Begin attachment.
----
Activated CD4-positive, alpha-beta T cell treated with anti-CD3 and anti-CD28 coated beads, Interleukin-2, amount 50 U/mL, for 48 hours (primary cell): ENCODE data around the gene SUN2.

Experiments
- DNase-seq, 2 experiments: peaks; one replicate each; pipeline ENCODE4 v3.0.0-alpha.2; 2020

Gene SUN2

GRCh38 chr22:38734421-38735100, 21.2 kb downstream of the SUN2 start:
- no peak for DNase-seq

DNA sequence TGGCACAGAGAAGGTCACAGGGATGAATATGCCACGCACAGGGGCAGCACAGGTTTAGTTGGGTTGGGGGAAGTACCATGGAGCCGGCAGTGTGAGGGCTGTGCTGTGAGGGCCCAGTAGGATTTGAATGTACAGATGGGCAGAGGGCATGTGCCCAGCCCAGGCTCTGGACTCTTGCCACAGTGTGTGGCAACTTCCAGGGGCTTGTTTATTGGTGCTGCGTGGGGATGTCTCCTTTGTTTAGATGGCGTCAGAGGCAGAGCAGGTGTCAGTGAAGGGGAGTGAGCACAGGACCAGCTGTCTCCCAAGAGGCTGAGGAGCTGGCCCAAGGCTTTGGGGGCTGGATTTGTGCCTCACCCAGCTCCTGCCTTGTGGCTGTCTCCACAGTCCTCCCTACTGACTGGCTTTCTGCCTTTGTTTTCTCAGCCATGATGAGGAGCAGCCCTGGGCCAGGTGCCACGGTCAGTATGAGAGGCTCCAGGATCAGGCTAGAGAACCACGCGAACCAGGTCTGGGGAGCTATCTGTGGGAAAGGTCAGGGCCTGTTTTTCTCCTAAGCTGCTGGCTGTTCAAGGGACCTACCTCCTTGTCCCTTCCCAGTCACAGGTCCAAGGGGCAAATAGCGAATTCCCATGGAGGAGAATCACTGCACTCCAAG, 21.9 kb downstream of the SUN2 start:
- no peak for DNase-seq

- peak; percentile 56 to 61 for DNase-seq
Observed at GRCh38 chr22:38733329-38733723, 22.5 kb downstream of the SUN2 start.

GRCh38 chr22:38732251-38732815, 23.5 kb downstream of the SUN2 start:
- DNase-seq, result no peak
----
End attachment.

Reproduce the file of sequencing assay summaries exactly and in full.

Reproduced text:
Activated CD4-positive, alpha-beta T cell treated with anti-CD3 and anti-CD28 coated beads, Interleukin-2, amount 50 U/mL, for 48 hours (primary cell): ENCODE data around the gene SUN2.

Experiments
- DNase-seq, 2 experiments: peaks; one replicate each; pipeline ENCODE4 v3.0.0-alpha.2; 2020

Gene SUN2

GRCh38 chr22:38734421-38735100, 21.2 kb downstream of the SUN2 start:
- no peak for DNase-seq

DNA sequence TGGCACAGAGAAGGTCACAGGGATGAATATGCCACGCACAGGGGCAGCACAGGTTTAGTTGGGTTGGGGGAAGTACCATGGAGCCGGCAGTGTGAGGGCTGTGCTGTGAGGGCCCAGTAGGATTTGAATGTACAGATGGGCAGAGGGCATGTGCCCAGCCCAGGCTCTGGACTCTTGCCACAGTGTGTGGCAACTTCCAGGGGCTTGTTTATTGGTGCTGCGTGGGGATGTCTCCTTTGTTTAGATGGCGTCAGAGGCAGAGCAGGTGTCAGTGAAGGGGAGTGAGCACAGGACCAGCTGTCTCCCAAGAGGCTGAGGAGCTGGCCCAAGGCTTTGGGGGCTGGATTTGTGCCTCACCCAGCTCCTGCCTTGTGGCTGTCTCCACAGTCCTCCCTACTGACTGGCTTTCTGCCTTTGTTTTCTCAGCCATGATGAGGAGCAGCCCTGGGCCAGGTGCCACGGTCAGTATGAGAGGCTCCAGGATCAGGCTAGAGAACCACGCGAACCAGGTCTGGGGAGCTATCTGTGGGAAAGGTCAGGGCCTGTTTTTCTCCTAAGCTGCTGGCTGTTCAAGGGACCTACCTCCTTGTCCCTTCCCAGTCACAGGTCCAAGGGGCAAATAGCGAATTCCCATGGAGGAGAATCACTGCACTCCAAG, 21.9 kb downstream of the SUN2 start:
- no peak for DNase-seq

- peak; percentile 56 to 61 for DNase-seq
Observed at GRCh38 chr22:38733329-38733723, 22.5 kb downstream of the SUN2 start.

GRCh38 chr22:38732251-38732815, 23.5 kb downstream of the SUN2 start:
- DNase-seq, result no peak